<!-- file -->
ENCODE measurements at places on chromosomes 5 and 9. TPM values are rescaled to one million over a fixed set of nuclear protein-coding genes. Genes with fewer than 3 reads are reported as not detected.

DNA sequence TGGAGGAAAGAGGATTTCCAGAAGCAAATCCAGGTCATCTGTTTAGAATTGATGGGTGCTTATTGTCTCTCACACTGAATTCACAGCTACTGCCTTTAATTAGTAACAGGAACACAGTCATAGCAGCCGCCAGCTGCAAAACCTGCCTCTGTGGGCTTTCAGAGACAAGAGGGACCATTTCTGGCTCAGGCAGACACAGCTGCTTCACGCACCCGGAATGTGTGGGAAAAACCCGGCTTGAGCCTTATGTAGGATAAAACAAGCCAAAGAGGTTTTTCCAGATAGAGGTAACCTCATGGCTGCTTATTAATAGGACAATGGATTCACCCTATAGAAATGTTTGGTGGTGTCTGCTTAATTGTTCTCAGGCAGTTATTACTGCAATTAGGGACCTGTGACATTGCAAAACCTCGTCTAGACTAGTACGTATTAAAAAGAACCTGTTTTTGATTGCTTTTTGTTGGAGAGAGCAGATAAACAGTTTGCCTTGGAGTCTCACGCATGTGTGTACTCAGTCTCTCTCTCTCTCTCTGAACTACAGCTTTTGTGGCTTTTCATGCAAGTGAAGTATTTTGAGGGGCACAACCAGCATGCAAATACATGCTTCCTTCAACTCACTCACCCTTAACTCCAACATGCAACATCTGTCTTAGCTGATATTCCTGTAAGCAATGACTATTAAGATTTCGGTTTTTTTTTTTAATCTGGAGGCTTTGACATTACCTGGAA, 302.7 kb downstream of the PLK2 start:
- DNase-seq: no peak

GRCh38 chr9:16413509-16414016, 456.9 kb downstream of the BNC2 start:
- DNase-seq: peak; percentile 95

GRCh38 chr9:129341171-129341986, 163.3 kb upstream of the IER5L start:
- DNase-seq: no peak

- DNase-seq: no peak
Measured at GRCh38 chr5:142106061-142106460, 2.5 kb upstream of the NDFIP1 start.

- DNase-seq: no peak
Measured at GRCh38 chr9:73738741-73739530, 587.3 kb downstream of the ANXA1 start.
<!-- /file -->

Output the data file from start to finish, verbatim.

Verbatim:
ENCODE measurements at places on chromosomes 5 and 9. TPM values are rescaled to one million over a fixed set of nuclear protein-coding genes. Genes with fewer than 3 reads are reported as not detected.

DNA sequence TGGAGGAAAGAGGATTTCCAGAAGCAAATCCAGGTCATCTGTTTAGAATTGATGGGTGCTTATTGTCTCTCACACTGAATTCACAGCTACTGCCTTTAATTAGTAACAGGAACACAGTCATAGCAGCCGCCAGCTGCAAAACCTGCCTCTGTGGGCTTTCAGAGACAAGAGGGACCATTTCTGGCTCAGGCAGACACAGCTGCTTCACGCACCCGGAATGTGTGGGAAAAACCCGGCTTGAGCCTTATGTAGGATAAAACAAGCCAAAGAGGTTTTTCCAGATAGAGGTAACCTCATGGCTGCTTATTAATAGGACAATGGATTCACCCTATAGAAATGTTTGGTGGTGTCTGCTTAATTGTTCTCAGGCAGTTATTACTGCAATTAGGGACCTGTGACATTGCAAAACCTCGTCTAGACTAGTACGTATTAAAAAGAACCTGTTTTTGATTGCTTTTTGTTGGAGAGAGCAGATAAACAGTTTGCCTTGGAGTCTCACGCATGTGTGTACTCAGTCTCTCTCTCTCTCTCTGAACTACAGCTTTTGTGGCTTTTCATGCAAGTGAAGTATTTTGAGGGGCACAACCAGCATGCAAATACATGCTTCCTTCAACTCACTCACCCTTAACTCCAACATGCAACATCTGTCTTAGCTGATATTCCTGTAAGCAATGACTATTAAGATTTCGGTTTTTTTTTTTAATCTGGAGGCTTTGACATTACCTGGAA, 302.7 kb downstream of the PLK2 start:
- DNase-seq: no peak

GRCh38 chr9:16413509-16414016, 456.9 kb downstream of the BNC2 start:
- DNase-seq: peak; percentile 95

GRCh38 chr9:129341171-129341986, 163.3 kb upstream of the IER5L start:
- DNase-seq: no peak

- DNase-seq: no peak
Measured at GRCh38 chr5:142106061-142106460, 2.5 kb upstream of the NDFIP1 start.

- DNase-seq: no peak
Measured at GRCh38 chr9:73738741-73739530, 587.3 kb downstream of the ANXA1 start.